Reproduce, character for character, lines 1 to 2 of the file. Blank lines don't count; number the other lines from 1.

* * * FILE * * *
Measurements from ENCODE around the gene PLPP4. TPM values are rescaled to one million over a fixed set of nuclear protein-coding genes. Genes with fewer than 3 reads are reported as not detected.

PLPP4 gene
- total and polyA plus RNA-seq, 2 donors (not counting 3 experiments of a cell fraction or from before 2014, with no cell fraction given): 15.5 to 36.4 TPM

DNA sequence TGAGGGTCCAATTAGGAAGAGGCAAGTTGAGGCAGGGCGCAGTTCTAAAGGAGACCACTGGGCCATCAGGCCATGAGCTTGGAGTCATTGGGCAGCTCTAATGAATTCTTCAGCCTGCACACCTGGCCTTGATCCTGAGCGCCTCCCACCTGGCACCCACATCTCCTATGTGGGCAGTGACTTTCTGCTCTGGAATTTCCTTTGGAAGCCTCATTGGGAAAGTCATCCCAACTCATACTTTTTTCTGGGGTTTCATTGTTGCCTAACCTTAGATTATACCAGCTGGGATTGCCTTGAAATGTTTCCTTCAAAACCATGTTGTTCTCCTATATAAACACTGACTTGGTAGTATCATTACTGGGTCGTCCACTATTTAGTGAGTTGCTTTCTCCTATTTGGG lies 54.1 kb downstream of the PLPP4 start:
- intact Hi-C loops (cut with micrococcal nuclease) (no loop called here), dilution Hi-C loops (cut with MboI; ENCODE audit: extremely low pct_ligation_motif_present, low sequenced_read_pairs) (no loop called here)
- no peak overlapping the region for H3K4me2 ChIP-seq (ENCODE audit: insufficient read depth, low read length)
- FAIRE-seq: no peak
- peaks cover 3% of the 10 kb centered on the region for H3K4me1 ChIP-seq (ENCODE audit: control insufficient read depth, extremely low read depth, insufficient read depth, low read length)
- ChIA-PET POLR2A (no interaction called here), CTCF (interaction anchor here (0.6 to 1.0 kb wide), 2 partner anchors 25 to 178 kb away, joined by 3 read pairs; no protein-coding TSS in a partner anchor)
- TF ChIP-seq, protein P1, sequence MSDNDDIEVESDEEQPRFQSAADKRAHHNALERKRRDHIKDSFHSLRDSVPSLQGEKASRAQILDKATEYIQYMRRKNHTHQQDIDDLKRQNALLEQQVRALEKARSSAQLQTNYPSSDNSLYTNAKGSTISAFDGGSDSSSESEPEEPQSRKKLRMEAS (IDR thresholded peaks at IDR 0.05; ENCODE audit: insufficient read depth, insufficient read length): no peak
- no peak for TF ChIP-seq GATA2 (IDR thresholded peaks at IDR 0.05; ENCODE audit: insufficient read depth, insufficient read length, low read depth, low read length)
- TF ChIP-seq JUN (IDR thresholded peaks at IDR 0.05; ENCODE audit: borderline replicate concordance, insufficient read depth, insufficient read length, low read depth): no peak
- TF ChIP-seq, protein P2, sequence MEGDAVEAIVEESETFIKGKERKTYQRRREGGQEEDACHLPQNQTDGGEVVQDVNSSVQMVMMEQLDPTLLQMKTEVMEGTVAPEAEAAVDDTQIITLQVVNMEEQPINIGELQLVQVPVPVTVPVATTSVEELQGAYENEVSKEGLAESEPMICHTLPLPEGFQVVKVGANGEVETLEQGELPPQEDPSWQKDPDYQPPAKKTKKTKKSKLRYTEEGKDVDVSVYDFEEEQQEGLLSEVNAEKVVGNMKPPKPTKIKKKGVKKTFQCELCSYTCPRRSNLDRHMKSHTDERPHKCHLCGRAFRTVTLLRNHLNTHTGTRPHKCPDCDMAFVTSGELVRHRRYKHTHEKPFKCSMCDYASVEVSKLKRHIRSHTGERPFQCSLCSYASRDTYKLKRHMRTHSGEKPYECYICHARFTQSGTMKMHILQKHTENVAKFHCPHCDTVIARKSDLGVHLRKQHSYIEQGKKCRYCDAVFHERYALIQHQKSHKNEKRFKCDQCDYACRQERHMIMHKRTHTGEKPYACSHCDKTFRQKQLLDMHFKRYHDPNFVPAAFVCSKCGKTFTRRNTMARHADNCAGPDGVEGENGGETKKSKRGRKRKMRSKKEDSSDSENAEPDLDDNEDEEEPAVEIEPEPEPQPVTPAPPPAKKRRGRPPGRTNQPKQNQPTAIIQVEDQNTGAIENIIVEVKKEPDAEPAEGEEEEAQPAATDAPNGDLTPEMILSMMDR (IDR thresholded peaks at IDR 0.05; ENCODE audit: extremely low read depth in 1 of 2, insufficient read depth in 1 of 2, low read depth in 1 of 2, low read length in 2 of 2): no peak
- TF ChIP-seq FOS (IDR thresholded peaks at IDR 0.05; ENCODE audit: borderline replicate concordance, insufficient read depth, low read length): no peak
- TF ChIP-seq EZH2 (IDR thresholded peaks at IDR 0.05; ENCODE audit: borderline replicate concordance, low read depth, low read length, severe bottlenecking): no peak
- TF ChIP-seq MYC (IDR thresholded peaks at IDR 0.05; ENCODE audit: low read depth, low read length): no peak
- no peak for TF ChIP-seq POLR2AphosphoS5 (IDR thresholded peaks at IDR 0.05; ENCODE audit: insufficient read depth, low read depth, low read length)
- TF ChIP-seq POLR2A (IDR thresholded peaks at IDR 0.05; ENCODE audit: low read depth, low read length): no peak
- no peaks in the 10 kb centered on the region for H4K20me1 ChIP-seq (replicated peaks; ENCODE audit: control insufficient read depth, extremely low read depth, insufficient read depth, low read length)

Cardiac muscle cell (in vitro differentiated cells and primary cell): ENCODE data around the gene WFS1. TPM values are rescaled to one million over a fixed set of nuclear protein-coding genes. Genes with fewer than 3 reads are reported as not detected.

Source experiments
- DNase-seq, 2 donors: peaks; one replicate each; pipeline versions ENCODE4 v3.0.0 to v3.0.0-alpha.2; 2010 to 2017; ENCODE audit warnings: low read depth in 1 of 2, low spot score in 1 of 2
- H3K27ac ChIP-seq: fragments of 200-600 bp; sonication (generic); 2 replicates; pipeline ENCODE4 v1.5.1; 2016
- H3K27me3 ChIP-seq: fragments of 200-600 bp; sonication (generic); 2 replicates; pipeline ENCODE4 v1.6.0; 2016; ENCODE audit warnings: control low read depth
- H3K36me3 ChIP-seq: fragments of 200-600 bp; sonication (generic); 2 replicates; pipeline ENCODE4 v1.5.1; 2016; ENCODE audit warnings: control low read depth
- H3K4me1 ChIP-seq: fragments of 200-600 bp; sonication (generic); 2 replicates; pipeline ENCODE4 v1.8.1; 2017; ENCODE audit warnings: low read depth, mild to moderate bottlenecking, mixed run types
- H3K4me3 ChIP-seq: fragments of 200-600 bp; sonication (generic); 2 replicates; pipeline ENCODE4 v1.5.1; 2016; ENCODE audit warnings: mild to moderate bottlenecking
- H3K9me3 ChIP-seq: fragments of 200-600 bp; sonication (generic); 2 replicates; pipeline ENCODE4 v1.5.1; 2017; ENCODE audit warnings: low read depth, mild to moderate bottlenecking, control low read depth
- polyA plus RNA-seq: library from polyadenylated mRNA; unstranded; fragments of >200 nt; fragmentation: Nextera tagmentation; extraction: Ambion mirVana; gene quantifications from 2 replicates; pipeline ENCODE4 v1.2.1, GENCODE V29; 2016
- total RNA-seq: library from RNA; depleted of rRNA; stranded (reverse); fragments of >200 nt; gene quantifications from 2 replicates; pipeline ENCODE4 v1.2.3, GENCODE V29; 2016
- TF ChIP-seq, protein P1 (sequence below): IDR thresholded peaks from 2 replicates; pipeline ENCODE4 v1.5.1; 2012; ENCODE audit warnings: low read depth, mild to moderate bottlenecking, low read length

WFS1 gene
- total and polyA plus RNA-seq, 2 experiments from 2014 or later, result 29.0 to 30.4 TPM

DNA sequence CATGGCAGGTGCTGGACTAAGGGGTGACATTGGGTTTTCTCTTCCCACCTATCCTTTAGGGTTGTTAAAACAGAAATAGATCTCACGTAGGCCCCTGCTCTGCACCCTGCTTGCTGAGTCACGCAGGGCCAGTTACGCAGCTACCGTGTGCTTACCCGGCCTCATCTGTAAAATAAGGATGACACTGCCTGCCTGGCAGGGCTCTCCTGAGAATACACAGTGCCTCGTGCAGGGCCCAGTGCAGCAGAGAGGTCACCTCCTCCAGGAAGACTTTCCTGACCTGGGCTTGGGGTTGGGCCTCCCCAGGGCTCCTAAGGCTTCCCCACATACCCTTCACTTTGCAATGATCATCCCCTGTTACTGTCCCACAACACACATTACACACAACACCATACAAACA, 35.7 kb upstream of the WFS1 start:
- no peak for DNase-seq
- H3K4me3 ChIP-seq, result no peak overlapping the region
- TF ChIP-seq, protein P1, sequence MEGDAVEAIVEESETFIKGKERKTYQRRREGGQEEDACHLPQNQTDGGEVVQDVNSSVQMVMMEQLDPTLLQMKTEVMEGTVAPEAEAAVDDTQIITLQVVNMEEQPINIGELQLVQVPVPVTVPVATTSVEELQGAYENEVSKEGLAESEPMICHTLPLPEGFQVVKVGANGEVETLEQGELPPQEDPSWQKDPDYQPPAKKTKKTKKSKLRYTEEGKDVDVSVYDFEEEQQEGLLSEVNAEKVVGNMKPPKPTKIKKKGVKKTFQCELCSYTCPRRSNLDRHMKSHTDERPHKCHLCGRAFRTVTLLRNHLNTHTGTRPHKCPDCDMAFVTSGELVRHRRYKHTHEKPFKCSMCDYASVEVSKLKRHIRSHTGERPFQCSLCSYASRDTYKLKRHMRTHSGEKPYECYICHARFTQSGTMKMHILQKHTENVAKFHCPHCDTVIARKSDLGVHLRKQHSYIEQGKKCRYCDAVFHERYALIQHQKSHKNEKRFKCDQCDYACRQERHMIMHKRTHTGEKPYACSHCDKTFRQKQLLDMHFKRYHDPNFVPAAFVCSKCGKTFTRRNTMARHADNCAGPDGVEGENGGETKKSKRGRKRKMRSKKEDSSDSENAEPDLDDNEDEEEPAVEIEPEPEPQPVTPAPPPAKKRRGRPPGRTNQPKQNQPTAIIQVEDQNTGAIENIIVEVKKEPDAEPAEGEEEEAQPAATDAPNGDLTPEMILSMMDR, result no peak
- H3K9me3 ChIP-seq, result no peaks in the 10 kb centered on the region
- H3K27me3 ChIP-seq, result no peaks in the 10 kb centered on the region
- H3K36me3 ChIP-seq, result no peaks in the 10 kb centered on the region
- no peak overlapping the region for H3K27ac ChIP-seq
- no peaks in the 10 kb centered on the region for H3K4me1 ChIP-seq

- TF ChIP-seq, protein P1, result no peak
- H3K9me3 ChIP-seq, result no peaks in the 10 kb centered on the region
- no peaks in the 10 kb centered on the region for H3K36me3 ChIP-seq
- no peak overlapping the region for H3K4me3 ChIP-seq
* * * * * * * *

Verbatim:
Measurements from ENCODE around the gene PLPP4. TPM values are rescaled to one million over a fixed set of nuclear protein-coding genes. Genes with fewer than 3 reads are reported as not detected.

PLPP4 gene